Given the climate factors, the more pro-industrial social environment in the Free Cities, the necessity of some booming textile sector somewhere, and the textual evidence of robust textile imports from Myr (including carpets; my guess is we’re talking cotton Turkish rugs here), I’m gonna go ahead and say the industrial revolution is underway in the Free Cities. Myr has a mercantile elite, is religiously diverse, enjoys access to Dothraki trade networks as well as Westerosi ones, are documented to use crossbows, and are engaged in constant interstate competition across the aptly-named “Disputed Lands.” This is an industrial revolution goldmine. They also are reported to have a large amount of exotic spices of varieties that would not grow in the Myrish climate, so must be imported from further east.

Myr even has basic optics technology and can construct telescopes, i.e. “Myrish eyes.” Jon Snow remarks that the best glass comes from Myr, suggesting an industrial base. Everything adds up: Myr is having an industrial revolution.

What Magic Does

If you have infinite magical potential, there will be no other kind of technological advancement. Insofar as magic is available, it should retard innovation because people don’t need to innovate. Simple enough. Magic does exist in many places.

But Myr is interesting. They have comparatively little magic in evidence, but definitely were exposed to the various powers of the Valyrians afar back in the past. As a likely Rhoynish-descended city, they waged a long war with the Valyrians, and held them off for a time without dragons, which suggests they compensated for magic with technology. Somewhere in the Myrish past probably lies Rhoynish technological competition, perhaps giving rise to a fairly durable culture of innovation still alive in Myr.

So why doesn’t Myr have a full industrial economy? Several reasons come to mind. First, Dothraki hordes impose heavy tributes and limit access to resource-rich hinterlands. Yes, profitable trade occurs as well, but this siphons off a substantial share of the capital surplus each year.

Next, Myr has inherited the Valyrian slave culture. There is a rich debate about whether slavery retards or facilitates industrialization, but I believe slavery retards it. A recent paper (as in, today) in NBER argues that even the developmental benefits of industrialization may be due to human capital formation as much as the raw machinery. Slavery requires a large amount of human capital be dedicated towards control of the slave population, and locks up much of the human potential in a non-innovative class; i.e. a class that can’t enjoy the fruits of innovation so is less likely to undertake it.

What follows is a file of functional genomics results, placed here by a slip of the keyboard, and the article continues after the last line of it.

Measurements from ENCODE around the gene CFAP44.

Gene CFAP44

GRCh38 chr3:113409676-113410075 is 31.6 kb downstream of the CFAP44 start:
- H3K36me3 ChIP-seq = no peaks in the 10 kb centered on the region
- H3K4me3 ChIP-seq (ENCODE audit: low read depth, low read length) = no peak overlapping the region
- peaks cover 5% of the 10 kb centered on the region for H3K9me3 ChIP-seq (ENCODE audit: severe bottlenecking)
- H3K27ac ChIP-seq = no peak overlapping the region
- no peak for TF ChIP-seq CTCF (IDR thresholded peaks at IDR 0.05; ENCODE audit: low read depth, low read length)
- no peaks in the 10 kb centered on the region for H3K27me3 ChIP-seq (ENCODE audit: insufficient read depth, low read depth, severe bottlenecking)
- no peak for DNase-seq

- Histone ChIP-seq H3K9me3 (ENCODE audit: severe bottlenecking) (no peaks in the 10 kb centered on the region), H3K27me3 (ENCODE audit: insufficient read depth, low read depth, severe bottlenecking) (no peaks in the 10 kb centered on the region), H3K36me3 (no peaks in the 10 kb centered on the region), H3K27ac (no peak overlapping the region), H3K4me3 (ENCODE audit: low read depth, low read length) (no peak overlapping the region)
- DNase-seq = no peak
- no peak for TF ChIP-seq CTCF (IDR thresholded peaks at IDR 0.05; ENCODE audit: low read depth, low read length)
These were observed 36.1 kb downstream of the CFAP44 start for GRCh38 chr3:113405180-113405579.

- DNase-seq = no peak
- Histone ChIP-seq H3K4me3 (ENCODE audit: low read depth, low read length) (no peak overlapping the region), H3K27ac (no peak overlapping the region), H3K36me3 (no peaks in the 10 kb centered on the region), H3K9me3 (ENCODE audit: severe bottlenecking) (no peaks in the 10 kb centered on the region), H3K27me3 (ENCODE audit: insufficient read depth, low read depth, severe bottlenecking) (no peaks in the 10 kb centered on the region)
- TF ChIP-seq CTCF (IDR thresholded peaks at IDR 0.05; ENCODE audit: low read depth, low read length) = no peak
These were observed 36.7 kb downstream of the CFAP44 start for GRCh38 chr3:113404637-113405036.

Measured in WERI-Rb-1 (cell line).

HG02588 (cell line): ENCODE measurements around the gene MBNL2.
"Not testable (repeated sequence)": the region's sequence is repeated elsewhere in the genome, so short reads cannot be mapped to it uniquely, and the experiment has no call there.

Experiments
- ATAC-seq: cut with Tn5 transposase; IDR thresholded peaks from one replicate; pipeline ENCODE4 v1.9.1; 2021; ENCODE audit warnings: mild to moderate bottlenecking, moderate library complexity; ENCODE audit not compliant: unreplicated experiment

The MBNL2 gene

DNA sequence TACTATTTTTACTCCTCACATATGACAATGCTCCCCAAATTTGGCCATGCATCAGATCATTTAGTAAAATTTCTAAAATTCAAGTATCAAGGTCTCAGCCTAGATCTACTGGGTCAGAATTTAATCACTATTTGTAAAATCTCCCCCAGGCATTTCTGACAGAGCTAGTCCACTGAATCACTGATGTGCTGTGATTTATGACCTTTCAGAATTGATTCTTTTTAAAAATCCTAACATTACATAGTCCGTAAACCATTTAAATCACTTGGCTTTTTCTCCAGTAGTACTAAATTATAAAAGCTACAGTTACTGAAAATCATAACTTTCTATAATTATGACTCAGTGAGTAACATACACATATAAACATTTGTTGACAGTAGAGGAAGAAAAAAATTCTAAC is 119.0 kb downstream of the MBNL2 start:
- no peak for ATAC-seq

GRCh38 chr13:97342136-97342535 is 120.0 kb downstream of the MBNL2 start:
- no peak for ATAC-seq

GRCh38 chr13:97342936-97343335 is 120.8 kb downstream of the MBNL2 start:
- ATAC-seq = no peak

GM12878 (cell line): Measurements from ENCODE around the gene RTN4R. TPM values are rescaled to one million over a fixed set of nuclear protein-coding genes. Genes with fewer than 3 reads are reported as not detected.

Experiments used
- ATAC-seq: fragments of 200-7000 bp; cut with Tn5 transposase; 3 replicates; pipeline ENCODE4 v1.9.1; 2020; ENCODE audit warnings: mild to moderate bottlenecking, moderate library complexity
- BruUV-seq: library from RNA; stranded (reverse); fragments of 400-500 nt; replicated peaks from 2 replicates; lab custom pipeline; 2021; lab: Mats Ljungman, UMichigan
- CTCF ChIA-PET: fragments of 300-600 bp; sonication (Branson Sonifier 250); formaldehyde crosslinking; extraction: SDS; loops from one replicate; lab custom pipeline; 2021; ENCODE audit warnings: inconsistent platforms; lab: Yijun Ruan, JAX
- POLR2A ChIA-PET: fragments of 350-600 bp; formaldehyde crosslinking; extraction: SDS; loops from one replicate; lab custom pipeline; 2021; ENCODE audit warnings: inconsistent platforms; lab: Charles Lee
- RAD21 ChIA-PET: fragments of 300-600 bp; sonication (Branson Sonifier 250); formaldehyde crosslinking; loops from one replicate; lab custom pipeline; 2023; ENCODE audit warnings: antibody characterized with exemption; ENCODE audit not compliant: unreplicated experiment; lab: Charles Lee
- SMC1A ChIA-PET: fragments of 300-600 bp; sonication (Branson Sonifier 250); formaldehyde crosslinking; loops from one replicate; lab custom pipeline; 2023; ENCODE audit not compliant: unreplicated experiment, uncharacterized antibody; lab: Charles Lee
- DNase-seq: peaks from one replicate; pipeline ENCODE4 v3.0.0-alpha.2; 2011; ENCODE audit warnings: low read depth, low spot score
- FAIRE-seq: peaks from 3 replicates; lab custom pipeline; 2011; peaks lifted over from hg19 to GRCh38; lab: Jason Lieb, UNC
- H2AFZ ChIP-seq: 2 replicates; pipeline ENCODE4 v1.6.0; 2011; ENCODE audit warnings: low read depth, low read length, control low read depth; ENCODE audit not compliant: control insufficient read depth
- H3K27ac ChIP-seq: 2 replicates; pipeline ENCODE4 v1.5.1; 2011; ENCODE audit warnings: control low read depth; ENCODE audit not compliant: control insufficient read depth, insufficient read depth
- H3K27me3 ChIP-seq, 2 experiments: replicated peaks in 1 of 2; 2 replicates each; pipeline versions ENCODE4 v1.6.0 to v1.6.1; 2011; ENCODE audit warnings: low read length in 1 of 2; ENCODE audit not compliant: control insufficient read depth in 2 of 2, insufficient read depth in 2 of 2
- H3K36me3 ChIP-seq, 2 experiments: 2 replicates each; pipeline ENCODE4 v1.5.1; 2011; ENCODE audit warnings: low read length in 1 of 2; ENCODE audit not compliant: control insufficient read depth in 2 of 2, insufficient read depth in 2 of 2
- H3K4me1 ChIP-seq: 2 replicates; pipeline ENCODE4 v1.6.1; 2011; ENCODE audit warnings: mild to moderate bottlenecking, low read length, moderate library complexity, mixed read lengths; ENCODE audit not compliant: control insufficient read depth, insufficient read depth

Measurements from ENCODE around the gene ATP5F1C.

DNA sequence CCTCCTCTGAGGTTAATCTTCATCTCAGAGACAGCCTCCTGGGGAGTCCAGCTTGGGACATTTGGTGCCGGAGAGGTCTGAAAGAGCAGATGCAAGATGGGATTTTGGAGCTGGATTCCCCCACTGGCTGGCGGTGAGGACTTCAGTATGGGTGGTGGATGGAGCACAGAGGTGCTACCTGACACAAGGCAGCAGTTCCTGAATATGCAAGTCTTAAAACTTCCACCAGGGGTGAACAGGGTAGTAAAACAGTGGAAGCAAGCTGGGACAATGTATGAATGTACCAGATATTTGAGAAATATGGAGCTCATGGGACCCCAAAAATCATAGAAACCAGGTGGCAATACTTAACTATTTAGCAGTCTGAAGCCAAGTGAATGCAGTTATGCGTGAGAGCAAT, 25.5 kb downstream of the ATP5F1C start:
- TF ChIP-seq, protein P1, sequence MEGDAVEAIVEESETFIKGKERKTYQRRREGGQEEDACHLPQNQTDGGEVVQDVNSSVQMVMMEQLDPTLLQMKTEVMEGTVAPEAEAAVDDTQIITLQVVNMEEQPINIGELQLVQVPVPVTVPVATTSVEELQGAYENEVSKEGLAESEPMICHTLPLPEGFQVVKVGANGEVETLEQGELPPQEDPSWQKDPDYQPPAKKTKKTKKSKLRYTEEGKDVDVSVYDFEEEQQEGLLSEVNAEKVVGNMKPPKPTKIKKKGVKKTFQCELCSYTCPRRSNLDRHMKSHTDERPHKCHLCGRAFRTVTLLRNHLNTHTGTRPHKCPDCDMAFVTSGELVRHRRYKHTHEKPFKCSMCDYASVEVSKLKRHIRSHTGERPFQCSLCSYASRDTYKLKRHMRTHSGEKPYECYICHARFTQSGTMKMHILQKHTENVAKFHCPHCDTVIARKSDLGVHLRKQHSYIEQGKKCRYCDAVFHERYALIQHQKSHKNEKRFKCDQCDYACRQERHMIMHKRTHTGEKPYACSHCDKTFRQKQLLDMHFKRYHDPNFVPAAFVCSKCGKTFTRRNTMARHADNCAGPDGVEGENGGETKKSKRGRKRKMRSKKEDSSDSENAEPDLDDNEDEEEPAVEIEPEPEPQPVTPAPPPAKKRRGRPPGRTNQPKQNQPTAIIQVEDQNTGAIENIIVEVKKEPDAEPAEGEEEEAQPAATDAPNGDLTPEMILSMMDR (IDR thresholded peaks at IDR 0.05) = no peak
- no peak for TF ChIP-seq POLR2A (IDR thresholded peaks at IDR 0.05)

It may be that Myr’s 75% slave population forces the elites to invest heavily in avoiding civil disturbance by allowing only discrete process innovations, most people can’t enjoy the fruits of proto-industrialism, and the Dothraki siphon off what surpluses do accrue.


So why hasn’t Planetos had an industrial revolution? It’s hard to say and varies place by place. In some places, it may be due to the Maesters hoarding knowledge. In others, a slave society makes labor innovation less profitable and encourages a degree of societal rigidity. In others, tributary dynamics are at work. In others, it may be the effect of uncompetitive politics. The truth is, technological advancement on Earth came in uneven fits and starts and was far from linear. Long periods of technological stability in a given geography are possible, even probable. The more interesting question is a hypothetical about where an industrial revolution could begin.

The Free Cities are obvious candidates for an industrial revolution, especially Myr and Bravos. And whatever begins there would probably spread to Dorne and to King’s Landing. What that means for the Westerosi balance of power, I leave to the reader.

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I’m a native of Wilmore, Kentucky, a graduate of Transylvania University, and also the George Washington University’s Elliott School. My real job is as an economist at USDA’s Foreign Agricultural Service, where I analyze and forecast cotton market conditions. I’m married to a kickass Kentucky woman named Ruth.